Winless in three outings, with a 9.60 ERA, an 8.54 FIP, five walks, 17 Ks, and a .288/.362/.712 line against in 15 innings pitched in those starts, and coming off a rough turn in the rotation against the Los Angeles Dodgers in which he gave up five hits, three of them homers, three walks, and seven earned runs in 3 IP in which he threw 80 pitches, Josiah Gray was looking to bounce back in the fourth game with the Colorado Rockies in D.C. this weekend.
“Yeah, I’ll talk to him tomorrow and tell him to put this one aside,” manager Davey Martinez told reporters after Gray went up against the Dodgers who traded him to the Nationals last July 30th.
“He’s been doing well, he’s very — we’ll go back and we’ll look at some of the video of tonight,” Martinez added, “and we’ll do some corrections.
“But like I said, he works really hard, and he always wants to get better, so he’ll come back in five days, and we’ll straighten him out and he’ll go out and compete again.”
Gray said he might have overdone it against the Dodgers’ lineup, trying to show LA they’d made a mistake by trading him away, three years after they’d acquired him from the Reds, after Cincinnati drafted him in the 2nd Round in 2018 and traded him later that year.
“I think that’s just the type of player I am,” Gray explained, as quoted by MASN’s Bobby Blanco. “And being sort of slighted, I guess you can say. Since I’ve been in pro ball, I’ve wanted to prove my former organizations wrong in that they traded a guy that is gonna go out there and work his butt off. So, unfortunately, today didn’t go my way. But I’m looking forward to facing the Dodgers again, facing the Reds whenever we face them, and going out there and just giving it my all and kind of just trying to put it to them.”
Gray didn’t have anything in particular to prove to the Colorado Rockies going into the start in the series finale in D.C., on Sunday, and his manager said he just wanted to see his starter throw strikes and mix things up a bit.
“He’s maturing every time he goes out there,” Martinez said. “He’s understanding who he is and what he needs to do. Today is no different. We want him to go out there and attack the strike zone, work both sides of the plate. We talked a lot about his changeup, like [Joan] Adon, he did throw a little bit more changeups. We want [Gray] to use that as well, but the biggest thing with Josiah is attacking the strike zone, getting ahead of hitters, and just go out there and like I said, there’s no limitations right now for him, we’re just going to let him go out there and let him pitch and see where he takes us.”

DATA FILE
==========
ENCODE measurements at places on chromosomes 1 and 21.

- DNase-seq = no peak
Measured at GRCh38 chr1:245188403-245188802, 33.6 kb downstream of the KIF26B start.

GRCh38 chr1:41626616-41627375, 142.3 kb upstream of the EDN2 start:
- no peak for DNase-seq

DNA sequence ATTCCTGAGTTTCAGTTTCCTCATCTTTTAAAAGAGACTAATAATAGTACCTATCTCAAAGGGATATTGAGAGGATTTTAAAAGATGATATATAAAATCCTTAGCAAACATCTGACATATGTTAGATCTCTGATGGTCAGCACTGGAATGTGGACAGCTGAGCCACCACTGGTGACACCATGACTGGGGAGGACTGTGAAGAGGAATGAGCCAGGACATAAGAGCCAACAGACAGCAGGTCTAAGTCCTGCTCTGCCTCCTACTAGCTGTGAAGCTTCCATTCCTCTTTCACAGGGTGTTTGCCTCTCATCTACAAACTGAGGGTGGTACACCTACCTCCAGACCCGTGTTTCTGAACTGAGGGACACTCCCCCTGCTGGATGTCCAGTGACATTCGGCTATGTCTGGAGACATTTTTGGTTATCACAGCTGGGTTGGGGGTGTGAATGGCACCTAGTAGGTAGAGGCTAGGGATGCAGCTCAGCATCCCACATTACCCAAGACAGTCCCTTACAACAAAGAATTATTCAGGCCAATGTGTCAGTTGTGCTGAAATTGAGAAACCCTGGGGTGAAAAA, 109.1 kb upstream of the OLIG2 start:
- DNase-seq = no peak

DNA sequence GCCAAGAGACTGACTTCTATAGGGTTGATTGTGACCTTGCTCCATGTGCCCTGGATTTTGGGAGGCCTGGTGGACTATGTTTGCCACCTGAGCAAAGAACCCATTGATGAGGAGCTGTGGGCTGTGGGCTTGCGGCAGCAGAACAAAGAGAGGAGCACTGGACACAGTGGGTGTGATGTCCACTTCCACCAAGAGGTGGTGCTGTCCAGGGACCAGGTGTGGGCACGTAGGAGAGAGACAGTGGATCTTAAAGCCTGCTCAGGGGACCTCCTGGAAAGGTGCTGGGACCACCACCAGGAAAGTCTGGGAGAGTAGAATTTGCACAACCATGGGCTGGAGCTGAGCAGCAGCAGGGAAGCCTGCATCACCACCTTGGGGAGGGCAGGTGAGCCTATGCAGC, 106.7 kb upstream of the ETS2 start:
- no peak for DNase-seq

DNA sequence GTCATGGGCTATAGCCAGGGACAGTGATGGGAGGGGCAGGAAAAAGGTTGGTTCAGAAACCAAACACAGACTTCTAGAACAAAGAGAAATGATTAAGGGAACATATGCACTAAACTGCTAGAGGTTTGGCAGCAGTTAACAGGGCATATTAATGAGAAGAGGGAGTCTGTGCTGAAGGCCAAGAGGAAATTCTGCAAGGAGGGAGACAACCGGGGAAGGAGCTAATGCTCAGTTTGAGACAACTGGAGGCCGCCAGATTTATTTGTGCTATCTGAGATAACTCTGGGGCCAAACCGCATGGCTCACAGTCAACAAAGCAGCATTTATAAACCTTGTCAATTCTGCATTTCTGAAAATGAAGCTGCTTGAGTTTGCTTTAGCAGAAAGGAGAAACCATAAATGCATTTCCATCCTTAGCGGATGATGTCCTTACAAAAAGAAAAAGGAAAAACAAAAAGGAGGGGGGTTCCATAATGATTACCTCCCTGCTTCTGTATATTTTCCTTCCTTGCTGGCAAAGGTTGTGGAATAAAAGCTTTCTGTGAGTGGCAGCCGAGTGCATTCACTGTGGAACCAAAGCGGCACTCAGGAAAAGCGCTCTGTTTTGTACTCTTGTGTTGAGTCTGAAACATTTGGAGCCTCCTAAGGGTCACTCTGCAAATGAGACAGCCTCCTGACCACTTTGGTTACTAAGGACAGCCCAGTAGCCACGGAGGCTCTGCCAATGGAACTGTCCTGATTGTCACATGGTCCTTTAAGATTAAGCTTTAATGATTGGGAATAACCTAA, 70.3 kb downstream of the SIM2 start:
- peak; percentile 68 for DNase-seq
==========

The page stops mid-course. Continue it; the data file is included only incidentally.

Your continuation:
Gray ended up going five innings on 93 pitches, giving up a leadoff home run by Charlie Blackmon on the second pitch he threw, a 1-0 fastball up in the zone and over the middle, but that was the only run he allowed, and he held the Rockies to three hits total, though a start in which he walked more batters (4) than he struck out (3) is not ideal.
Josiah Gray’s Line: 5.0 IP, 3 H, 1 R, 1 ER, 4 BB, 3 Ks, 1 HR, 93 P, 56 S, 3/5 GO/FO.
Gray threw just three changeups (3%), which is about where’s he’s been all season (3.5%), threw 51% four-seam fastballs, up a bit from 45.6% overall this season, 29% sliders (26%), and 17% curves (24.9%), generating eight swinging, and 14 called strikes (9 with his FB) in the outing.
“He’s progressing really well,” Martinez said after the club held on for a 6-5 win, “... and he’s matured a lot. For him, the training wheels are off. Although he hasn’t gotten up to that 100-pitch mark yet, he’s competing, and he’s keeping us in games, and now it’s nice to know for our guys that playing behind him we have a chance to win every time he goes out there, so that’s pretty awesome, and these guys really feel that and they’re going out there and trying to score some runs for him, which is nice.”
The manager reiterated he did want to see Gray mix in more changeups.
“Once again we’re going to drill him, especially in that bullpen, he needs to start throwing that changeup, especially against left-handed hitters. First inning example, 1-0 to Blackmon, and they tried to throw another fastball to him, and he’s leading off the game, he knows what he’s looking for. In that situation right there, it would have been a great opportunity for him to just show him a changeup, because that changes the way he thinks the rest of the day, but he went up and threw a fastball, and Blackmon is a good hitter, and smoked it. That’s something that like I said, we’ll keep working with him, getting him comfortable with doing it. He needs to start using it, we talked about it when he came out, and he agreed, so we’re going to get him in that bullpen and get him to really work on it, and show him and talk to him about when it’s effective.”